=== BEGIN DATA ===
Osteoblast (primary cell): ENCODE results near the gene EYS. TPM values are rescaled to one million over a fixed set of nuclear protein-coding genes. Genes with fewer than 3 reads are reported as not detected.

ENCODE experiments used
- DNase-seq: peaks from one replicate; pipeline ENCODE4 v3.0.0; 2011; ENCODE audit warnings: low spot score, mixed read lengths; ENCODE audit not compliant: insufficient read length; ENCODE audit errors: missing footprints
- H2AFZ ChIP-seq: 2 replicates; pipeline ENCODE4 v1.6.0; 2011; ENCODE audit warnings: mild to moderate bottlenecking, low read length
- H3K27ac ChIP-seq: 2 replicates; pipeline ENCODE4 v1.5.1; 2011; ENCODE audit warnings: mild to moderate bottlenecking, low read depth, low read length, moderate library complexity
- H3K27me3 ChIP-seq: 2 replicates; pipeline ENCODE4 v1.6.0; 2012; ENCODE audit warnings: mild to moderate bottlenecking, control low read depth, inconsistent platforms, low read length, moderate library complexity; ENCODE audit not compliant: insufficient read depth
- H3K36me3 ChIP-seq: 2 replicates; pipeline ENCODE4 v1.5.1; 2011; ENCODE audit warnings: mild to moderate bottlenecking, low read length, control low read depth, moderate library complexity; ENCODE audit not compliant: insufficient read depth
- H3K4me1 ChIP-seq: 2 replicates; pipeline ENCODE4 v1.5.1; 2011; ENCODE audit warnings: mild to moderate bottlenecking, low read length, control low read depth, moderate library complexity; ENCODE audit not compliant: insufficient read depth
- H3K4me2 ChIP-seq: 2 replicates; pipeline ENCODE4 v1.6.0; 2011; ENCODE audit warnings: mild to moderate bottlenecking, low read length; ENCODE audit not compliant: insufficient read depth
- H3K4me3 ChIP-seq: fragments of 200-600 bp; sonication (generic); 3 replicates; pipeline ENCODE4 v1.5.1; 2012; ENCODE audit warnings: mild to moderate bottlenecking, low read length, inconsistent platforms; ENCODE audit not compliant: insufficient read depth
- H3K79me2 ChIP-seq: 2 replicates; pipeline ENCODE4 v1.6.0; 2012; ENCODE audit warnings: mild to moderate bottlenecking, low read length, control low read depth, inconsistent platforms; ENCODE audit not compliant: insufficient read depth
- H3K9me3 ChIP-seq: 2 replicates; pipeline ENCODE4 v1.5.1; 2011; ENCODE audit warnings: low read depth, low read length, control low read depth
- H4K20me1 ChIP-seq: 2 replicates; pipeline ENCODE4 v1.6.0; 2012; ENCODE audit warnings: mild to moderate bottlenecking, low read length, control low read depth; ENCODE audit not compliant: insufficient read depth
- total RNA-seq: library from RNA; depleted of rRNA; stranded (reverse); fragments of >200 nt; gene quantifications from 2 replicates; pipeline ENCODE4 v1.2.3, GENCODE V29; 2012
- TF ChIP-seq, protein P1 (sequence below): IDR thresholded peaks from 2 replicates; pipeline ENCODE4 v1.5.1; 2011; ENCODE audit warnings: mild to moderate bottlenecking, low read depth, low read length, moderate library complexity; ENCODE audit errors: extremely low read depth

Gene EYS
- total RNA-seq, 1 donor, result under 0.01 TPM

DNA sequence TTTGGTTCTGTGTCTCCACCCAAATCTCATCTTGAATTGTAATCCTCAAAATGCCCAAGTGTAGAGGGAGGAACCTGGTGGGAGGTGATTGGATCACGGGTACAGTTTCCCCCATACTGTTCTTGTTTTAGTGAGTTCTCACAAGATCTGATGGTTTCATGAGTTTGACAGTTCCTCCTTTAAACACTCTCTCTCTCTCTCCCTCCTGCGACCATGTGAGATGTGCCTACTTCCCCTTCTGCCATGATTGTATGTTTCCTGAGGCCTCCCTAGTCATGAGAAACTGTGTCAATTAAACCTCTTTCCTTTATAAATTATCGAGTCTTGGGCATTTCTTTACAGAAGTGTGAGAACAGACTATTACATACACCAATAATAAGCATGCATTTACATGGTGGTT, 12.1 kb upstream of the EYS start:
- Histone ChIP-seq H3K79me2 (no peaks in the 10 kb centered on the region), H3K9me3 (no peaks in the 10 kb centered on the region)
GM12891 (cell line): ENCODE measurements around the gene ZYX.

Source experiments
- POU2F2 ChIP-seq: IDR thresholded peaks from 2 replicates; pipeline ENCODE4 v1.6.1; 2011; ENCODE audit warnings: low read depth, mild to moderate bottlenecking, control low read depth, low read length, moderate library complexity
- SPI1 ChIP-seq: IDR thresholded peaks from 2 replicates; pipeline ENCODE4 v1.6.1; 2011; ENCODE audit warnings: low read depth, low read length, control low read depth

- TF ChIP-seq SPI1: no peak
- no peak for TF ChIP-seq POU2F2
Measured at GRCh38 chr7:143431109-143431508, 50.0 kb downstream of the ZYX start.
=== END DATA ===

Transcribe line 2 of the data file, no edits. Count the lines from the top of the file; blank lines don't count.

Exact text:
ENCODE experiments used